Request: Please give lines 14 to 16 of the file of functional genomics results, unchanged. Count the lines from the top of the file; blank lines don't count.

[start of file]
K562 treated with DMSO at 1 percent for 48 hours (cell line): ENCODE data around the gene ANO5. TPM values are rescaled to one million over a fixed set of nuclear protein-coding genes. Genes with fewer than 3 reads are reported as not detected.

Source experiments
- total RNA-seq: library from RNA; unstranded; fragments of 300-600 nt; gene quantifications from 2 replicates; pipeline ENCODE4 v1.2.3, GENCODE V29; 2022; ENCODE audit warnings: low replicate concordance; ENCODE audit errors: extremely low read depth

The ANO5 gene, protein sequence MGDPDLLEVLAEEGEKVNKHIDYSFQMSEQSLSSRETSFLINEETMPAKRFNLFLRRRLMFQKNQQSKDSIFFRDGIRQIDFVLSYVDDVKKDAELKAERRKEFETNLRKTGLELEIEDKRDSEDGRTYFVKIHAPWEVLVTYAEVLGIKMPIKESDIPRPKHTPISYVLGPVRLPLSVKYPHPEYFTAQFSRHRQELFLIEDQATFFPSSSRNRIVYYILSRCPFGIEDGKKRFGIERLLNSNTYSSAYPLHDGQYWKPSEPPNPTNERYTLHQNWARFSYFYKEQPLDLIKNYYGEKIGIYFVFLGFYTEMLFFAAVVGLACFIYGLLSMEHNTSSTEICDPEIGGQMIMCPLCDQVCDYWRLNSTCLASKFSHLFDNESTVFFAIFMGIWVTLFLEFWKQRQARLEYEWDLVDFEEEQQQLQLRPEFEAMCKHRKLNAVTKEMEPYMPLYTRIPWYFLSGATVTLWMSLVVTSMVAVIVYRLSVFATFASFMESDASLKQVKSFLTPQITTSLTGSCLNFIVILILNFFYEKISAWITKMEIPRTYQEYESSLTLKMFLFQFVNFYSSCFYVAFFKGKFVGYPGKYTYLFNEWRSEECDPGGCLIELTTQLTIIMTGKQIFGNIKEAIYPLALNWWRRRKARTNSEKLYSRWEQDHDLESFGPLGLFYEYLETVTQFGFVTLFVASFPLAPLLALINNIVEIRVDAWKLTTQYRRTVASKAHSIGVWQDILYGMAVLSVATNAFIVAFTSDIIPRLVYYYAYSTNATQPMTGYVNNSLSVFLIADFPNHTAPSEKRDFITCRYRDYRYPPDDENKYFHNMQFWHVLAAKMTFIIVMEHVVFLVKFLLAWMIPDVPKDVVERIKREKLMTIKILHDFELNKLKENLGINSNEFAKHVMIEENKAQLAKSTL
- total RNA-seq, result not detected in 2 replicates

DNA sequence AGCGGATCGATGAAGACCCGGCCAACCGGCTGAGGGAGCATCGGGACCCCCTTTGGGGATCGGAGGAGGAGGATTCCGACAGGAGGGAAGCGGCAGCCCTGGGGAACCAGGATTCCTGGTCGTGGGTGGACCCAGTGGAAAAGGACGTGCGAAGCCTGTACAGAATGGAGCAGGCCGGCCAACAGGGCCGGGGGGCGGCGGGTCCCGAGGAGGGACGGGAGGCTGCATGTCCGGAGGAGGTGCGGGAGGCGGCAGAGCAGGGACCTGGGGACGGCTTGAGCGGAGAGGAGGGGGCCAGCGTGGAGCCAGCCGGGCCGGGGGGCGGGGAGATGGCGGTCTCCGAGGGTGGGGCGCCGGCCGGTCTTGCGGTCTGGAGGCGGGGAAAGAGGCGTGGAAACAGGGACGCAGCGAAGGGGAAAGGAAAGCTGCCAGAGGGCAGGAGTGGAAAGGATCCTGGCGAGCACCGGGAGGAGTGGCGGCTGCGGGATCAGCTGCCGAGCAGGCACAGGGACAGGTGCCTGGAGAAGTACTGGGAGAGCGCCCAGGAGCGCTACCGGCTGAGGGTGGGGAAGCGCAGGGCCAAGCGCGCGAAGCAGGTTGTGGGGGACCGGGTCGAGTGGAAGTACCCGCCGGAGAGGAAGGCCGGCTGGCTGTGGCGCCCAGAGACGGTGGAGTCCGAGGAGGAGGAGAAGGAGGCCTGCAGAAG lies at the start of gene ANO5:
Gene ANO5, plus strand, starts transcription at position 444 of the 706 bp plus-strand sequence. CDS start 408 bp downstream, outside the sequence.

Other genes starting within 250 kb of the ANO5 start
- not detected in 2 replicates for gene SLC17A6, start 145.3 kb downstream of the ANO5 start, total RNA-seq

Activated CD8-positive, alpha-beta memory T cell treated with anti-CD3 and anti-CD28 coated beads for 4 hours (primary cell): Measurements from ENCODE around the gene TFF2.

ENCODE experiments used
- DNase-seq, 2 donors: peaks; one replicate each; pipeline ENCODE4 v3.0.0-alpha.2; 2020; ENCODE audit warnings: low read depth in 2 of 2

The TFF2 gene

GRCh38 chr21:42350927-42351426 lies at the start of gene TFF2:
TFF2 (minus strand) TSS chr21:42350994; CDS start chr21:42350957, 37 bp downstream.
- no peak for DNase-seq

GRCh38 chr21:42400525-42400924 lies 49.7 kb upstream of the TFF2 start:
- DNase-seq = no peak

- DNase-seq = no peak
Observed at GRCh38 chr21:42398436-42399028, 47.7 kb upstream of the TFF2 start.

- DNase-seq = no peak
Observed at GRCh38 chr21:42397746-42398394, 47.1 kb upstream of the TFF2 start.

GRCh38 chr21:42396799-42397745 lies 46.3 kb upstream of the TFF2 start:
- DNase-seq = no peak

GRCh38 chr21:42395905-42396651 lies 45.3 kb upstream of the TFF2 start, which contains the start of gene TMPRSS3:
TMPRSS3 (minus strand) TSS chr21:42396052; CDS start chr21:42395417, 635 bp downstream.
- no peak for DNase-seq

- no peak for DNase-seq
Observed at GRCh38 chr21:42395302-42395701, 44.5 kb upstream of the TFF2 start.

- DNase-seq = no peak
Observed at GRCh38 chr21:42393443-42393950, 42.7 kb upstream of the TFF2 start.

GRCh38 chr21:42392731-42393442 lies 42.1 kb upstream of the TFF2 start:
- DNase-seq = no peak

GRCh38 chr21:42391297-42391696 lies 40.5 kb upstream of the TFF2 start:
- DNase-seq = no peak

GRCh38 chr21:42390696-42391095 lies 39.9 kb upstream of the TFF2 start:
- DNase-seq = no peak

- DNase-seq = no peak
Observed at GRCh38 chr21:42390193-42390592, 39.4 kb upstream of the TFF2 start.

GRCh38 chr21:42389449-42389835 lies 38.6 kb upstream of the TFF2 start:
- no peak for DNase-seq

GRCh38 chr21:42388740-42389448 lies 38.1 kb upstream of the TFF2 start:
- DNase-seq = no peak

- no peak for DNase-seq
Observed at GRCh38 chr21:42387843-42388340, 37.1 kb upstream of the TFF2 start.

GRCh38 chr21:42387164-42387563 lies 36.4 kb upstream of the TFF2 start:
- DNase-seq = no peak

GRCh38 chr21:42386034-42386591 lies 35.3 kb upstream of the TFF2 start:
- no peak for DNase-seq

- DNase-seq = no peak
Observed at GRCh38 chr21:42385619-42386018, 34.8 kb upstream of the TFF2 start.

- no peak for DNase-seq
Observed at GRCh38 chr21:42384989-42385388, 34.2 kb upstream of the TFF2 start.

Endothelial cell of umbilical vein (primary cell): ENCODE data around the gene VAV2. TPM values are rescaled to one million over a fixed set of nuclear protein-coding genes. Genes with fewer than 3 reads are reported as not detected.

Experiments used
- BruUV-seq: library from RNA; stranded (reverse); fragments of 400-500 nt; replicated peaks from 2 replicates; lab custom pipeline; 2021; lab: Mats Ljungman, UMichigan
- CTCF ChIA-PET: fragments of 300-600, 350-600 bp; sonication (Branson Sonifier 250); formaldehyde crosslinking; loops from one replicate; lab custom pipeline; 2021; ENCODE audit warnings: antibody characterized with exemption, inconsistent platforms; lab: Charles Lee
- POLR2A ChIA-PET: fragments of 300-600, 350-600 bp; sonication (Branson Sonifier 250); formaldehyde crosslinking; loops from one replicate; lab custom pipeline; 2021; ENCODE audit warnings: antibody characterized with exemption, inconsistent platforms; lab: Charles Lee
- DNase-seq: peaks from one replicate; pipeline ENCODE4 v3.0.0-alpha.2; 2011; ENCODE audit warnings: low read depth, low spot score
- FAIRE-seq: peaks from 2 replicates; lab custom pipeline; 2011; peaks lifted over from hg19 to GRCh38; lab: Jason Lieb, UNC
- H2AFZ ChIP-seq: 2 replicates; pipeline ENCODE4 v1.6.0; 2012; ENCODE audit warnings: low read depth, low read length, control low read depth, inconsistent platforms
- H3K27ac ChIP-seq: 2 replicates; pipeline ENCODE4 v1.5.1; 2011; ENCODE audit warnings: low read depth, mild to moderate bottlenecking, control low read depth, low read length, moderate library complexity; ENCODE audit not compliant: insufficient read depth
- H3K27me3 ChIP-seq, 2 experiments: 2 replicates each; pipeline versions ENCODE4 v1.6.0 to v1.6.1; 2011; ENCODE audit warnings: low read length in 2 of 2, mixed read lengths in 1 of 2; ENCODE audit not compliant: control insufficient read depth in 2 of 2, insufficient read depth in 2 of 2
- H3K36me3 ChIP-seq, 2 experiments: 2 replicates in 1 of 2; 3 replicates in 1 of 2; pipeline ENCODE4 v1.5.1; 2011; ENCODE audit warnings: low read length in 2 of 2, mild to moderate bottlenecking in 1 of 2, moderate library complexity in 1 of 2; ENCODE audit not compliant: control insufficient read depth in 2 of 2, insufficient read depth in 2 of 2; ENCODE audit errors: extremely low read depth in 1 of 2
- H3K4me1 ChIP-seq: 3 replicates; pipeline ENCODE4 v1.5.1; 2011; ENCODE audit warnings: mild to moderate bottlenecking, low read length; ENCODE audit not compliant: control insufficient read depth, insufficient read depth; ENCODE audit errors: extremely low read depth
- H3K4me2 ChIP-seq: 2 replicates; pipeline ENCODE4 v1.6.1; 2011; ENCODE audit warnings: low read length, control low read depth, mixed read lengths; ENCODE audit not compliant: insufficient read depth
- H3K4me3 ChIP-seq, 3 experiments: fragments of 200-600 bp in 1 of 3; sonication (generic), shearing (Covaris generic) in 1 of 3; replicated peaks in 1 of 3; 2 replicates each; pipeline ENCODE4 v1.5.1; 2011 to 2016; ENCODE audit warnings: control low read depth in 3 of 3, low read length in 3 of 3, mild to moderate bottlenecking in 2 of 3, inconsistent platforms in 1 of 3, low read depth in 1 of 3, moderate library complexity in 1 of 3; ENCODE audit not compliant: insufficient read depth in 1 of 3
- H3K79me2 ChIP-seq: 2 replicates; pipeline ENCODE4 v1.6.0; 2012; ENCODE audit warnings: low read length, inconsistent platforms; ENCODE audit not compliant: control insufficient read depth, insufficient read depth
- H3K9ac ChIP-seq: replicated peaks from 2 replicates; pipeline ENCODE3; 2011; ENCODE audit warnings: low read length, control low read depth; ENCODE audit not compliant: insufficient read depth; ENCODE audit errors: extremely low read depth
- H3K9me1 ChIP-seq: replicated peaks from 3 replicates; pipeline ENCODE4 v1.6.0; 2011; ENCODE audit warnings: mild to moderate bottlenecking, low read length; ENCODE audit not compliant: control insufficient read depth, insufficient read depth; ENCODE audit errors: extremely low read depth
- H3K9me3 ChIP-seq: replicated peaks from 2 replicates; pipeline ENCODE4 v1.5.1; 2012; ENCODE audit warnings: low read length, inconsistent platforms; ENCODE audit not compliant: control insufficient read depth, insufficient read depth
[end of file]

GRCh38 chr21:42350927-42351426 lies at the start of gene TFF2:
TFF2 (minus strand) TSS chr21:42350994; CDS start chr21:42350957, 37 bp downstream.
- no peak for DNase-seq